Saturday, April 29, 2017

Review: BMC "Combat Soldiers 40 pieces 1950s plastic army men figures."

In case you did not know, Jeff Imel, who is behind the reissues of Tim Mee products, bought BMC. Work is currently in process to reissue some of the BMC classics. In the meantime, Jeff has reissued one of the cornerstones of plastic toy soldier collecting.

The Combat Soldiers are the old Lido American troops, cast from original molds. Even better, the molds have been restored. The current run of figures do not have the flash that some of the Tootsietoy reissues had. They are crisply molded, just like they were back in the old days. This set has ten different poses of World War II era American infantrymen.

We used to call these soldiers “flat foots”. Instead of having a base, their feet were flat enough to stand on a smooth surface. And for all the collectors’ talk of Marx figures, these flat-foots were the most common army men. They were in toy shops, general stores, and anywhere else small toys were sold. We had bushels of them! The only toy soldier set that has been more prolific is the Tim Mee M16 soldiers, which have been produced, copies and clones in greater abundance than any other plastic soldier. Even then, the Lido figures were more common well into the 1970s and had been reissued a few times since..

Plastic soldier collectors who want a good representative set of the Lido flat-foots would do well to acquire the BMC reissues. And with originals selling at a dollar apiece or more, the BMC recasts are a bargain.

One of the anomalies of this set is the four of the figures are identical to those in the old Marx 60mm infantry set. The main difference is that the Lido helmets have simulated netting molded on them while the Marx ones are plain. Apparently, both companies used the same sculptor.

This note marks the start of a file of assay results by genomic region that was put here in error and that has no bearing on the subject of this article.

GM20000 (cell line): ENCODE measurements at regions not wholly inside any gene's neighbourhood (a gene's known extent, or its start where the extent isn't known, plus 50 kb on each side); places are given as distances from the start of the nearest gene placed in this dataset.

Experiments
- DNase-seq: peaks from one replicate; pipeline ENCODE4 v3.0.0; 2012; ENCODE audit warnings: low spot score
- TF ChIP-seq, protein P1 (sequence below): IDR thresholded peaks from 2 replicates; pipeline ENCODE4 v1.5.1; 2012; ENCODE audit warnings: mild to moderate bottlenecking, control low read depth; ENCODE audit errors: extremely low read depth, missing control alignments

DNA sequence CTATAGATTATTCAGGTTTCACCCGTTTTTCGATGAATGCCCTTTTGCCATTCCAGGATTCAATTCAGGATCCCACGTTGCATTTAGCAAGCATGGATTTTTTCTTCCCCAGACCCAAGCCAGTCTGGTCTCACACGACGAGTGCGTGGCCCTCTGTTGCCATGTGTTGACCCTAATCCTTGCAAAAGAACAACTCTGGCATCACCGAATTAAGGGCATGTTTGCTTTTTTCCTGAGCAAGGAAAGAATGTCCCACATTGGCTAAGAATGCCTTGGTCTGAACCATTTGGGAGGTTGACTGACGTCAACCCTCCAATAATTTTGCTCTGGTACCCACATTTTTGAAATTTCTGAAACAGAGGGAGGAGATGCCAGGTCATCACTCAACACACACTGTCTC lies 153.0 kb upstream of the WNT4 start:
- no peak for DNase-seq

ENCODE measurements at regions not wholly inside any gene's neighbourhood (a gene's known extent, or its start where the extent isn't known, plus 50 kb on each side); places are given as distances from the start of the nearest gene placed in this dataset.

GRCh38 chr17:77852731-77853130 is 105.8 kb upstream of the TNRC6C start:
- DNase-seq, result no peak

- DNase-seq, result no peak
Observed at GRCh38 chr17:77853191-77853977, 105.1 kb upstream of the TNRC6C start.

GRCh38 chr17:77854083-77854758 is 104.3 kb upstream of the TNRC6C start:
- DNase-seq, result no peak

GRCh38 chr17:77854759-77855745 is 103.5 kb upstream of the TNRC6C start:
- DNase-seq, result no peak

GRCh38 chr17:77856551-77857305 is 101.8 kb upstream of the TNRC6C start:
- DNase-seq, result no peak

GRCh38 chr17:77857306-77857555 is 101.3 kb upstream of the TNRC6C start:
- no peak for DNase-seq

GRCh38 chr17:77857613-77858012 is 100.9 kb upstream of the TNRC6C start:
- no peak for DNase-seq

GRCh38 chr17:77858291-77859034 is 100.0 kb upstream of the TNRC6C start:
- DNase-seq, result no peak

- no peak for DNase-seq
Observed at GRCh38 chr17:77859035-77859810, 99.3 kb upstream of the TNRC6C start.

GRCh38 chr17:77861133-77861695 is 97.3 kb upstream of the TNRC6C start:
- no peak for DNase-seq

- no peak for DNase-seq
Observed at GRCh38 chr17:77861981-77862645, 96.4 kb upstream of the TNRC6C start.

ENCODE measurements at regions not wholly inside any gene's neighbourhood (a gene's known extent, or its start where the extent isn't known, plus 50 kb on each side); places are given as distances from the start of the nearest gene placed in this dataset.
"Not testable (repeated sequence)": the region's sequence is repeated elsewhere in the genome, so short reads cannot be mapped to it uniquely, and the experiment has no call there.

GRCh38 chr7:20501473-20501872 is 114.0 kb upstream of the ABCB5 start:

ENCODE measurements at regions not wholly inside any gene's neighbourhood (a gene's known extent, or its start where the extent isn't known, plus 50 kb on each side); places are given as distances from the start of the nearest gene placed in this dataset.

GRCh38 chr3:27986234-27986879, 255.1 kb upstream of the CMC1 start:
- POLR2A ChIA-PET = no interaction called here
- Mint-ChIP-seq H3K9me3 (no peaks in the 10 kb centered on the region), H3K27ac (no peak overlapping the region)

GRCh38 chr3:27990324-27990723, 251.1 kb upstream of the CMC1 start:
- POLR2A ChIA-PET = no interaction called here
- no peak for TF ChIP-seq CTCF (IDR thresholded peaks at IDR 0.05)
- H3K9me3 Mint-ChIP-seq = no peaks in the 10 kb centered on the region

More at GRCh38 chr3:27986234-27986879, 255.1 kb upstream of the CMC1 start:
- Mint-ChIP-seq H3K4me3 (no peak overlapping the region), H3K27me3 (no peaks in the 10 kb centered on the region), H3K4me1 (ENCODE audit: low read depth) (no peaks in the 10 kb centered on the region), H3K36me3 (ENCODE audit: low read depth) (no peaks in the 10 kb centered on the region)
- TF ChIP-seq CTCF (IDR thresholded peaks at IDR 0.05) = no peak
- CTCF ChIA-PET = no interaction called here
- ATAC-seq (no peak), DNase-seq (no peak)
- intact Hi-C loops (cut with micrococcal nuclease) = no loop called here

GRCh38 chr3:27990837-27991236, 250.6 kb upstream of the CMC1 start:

The person who designed the flat-foots was on to something. As kids, we loved them. We could fit them in toy trucks and tanks, for instance. W could easily place them in the little foxholes were dug for them in the dirt. And for casualties, we just knocked them over. The Lido soldiers were perfect for indoors and outdoors.

As for Marx, I need to clarify things here. Marx was sold mainly in  toy stores and catalog sales (Sears, Monkey Wards, etc.). It was only later in the 60s that they appeared in some 5&10 stores like Kresges. Marx cost more. Lido and Tim Mee soldiers could be anywhere. They would be in general stores, corner candy stores, groceries and similar places. They were ubiquitous. Add that fact that many of our parents were Depression babies and looked for the cheapest things they could get. Bags of Lido, Tim Mee and Payton army men were cheap. In those days, a bag might cost anywhere from 19 cents to 29 cents. Two boys could pool their allowance, buy a bag an then “divvy them up.”  And we could get them tight in the neighborhood.  The nearest candy store or corner grocery was never more than two blocks away.

(Back then, corner stores often carried a few small toys and other things. Today we call them ‘impulse buys.”)

The Lido figure and the Tim Mee World War II soldiers had some great poses. The thing about Lido’s flat-foots was that the individual figures also had character. Along with dynamic poses. they had faces that were distinct. For instance, the officer waving his pistol looked like he was talking our the side of his mouth. (I tried that and got in trouble.) The bayonet guy looks like he is about to give a Japanese a dose of bayonet therapy. And the fellow with rifle overhead might be about to smash a latter day Hessian with a rifle butt, or cross a creek.